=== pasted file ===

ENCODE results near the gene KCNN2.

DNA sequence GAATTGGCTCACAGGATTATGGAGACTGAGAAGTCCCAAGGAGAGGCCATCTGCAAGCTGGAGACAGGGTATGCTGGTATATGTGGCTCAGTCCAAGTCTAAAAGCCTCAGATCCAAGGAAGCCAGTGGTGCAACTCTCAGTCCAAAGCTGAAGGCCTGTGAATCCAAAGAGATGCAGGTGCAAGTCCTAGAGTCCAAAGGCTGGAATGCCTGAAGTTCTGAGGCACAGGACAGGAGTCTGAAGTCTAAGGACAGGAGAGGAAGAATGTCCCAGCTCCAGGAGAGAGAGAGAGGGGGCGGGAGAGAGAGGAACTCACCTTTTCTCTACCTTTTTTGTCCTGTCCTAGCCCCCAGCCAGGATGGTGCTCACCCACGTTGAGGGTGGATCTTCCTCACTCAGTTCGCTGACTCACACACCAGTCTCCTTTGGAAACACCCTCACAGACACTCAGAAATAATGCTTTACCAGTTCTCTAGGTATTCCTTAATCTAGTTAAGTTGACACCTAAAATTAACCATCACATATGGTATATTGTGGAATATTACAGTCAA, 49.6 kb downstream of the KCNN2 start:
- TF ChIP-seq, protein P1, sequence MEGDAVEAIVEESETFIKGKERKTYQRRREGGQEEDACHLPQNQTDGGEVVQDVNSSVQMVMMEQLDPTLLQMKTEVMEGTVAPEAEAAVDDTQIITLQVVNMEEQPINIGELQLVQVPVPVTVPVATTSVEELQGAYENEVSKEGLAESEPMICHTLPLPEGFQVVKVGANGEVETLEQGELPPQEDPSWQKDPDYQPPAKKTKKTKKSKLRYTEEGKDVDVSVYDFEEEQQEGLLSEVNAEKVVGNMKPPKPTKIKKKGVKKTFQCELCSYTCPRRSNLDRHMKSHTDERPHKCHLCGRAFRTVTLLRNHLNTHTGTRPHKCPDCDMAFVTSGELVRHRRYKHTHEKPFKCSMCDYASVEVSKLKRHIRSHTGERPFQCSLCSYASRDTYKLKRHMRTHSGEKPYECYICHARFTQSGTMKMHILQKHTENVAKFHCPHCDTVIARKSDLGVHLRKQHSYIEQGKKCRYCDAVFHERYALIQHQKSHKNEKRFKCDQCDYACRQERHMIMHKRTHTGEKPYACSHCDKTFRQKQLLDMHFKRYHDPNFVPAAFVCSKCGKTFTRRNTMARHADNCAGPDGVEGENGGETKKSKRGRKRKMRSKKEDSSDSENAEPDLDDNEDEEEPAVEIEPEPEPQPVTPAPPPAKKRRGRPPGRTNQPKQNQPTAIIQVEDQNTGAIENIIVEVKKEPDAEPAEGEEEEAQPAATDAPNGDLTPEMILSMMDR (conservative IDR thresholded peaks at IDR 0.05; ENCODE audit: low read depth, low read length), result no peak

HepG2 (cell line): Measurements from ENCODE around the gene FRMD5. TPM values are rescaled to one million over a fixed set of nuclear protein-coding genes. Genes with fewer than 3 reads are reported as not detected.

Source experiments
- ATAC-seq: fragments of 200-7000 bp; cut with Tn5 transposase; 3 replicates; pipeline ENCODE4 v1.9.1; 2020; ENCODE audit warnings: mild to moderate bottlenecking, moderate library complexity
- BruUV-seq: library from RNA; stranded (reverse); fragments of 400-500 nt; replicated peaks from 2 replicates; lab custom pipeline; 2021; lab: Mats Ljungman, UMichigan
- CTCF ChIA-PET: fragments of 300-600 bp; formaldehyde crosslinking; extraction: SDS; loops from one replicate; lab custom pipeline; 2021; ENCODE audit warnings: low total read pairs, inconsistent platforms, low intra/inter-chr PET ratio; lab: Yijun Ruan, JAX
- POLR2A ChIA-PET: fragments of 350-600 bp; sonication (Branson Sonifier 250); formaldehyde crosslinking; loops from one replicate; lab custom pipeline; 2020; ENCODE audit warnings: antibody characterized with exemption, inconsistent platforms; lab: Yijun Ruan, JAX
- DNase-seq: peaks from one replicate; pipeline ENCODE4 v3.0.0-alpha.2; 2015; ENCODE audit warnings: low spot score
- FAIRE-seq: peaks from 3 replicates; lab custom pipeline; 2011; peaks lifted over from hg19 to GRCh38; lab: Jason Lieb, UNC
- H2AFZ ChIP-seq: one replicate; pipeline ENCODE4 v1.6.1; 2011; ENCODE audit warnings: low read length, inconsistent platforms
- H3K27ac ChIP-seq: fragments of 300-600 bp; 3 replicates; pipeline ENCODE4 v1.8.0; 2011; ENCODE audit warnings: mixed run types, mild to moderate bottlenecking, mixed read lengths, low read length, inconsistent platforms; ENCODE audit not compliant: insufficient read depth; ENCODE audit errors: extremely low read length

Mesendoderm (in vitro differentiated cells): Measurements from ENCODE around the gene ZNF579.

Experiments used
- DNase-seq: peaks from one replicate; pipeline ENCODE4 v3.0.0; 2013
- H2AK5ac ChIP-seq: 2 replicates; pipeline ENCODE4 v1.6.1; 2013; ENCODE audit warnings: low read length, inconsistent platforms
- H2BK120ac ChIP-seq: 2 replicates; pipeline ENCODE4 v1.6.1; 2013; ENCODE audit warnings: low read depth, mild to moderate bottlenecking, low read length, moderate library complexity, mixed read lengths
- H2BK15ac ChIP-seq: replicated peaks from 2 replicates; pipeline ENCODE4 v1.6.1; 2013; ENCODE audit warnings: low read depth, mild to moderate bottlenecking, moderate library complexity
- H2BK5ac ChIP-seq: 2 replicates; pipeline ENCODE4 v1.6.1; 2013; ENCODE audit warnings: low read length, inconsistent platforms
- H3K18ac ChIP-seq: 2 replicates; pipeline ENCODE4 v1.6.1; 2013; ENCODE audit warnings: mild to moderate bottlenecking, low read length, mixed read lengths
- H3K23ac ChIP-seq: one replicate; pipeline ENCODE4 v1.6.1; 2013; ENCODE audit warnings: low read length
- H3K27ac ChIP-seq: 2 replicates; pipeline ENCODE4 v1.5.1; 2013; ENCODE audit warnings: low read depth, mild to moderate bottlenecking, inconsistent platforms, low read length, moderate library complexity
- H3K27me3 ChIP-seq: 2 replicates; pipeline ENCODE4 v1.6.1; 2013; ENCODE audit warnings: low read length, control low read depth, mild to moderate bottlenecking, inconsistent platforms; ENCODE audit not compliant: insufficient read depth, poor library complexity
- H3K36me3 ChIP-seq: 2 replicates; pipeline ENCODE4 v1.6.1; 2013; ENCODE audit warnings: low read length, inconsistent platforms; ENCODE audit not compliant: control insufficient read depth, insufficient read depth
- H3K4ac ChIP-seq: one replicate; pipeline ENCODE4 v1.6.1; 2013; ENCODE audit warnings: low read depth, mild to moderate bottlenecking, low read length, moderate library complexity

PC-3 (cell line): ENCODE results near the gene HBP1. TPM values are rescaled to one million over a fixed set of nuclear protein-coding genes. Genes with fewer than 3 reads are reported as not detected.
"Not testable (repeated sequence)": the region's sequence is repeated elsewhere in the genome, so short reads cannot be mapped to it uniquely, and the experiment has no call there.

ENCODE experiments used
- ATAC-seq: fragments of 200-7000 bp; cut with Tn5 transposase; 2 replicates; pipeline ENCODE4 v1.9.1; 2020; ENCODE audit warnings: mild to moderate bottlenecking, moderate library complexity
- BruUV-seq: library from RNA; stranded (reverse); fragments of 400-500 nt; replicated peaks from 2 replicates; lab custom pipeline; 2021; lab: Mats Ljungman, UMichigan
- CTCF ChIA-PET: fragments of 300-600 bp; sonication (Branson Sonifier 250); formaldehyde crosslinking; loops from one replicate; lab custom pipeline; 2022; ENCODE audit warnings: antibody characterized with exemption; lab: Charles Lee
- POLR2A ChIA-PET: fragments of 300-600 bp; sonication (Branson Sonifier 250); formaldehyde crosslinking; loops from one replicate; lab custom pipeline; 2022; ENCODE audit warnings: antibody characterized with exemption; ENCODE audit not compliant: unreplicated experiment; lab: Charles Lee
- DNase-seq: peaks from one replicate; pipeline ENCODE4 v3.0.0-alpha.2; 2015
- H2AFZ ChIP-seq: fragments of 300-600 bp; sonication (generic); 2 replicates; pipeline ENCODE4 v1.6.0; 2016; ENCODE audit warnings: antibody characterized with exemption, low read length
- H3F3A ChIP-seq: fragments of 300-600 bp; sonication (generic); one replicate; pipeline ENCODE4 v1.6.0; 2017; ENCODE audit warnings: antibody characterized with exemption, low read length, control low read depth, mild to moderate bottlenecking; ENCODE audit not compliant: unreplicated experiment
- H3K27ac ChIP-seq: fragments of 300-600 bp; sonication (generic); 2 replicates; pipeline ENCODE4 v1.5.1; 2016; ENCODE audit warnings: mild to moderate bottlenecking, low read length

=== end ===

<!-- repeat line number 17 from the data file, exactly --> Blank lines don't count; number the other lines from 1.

- H2AK5ac ChIP-seq: 2 replicates; pipeline ENCODE4 v1.6.1; 2013; ENCODE audit warnings: low read length, inconsistent platforms